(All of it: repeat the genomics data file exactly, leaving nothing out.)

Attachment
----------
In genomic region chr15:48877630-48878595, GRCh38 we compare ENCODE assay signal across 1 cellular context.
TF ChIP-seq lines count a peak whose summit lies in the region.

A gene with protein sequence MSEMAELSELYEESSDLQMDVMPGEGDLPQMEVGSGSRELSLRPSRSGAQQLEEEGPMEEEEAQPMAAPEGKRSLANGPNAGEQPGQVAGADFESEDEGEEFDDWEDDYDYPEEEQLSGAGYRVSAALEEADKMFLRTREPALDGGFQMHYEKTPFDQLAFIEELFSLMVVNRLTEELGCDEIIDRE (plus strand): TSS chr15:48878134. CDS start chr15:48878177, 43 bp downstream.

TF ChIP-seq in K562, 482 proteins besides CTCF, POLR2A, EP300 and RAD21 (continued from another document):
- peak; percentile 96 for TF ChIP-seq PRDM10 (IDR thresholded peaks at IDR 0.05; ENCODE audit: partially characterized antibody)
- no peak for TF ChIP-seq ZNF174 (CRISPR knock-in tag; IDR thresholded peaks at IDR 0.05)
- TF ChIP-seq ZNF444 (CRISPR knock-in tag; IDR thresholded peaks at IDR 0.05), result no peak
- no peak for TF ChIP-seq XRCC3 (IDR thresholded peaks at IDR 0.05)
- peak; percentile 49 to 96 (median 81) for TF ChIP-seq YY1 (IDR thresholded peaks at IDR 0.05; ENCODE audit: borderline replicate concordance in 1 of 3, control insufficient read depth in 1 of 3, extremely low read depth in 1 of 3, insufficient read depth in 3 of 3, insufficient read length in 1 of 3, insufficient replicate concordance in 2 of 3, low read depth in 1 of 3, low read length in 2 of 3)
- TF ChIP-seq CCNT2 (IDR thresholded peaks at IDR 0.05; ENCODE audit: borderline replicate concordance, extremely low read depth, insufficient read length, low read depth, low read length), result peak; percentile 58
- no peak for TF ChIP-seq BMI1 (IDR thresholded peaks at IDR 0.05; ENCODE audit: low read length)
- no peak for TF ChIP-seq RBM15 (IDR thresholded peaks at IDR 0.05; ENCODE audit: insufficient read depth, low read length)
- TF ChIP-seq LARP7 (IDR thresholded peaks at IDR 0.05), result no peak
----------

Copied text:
In genomic region chr15:48877630-48878595, GRCh38 we compare ENCODE assay signal across 1 cellular context.
TF ChIP-seq lines count a peak whose summit lies in the region.

A gene with protein sequence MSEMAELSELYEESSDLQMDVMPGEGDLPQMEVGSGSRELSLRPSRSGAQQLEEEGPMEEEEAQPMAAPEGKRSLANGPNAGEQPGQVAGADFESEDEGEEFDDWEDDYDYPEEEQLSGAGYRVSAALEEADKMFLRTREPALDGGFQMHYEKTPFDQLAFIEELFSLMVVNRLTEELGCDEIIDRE (plus strand): TSS chr15:48878134. CDS start chr15:48878177, 43 bp downstream.

TF ChIP-seq in K562, 482 proteins besides CTCF, POLR2A, EP300 and RAD21 (continued from another document):
- peak; percentile 96 for TF ChIP-seq PRDM10 (IDR thresholded peaks at IDR 0.05; ENCODE audit: partially characterized antibody)
- no peak for TF ChIP-seq ZNF174 (CRISPR knock-in tag; IDR thresholded peaks at IDR 0.05)
- TF ChIP-seq ZNF444 (CRISPR knock-in tag; IDR thresholded peaks at IDR 0.05), result no peak
- no peak for TF ChIP-seq XRCC3 (IDR thresholded peaks at IDR 0.05)
- peak; percentile 49 to 96 (median 81) for TF ChIP-seq YY1 (IDR thresholded peaks at IDR 0.05; ENCODE audit: borderline replicate concordance in 1 of 3, control insufficient read depth in 1 of 3, extremely low read depth in 1 of 3, insufficient read depth in 3 of 3, insufficient read length in 1 of 3, insufficient replicate concordance in 2 of 3, low read depth in 1 of 3, low read length in 2 of 3)
- TF ChIP-seq CCNT2 (IDR thresholded peaks at IDR 0.05; ENCODE audit: borderline replicate concordance, extremely low read depth, insufficient read length, low read depth, low read length), result peak; percentile 58
- no peak for TF ChIP-seq BMI1 (IDR thresholded peaks at IDR 0.05; ENCODE audit: low read length)
- no peak for TF ChIP-seq RBM15 (IDR thresholded peaks at IDR 0.05; ENCODE audit: insufficient read depth, low read length)
- TF ChIP-seq LARP7 (IDR thresholded peaks at IDR 0.05), result no peak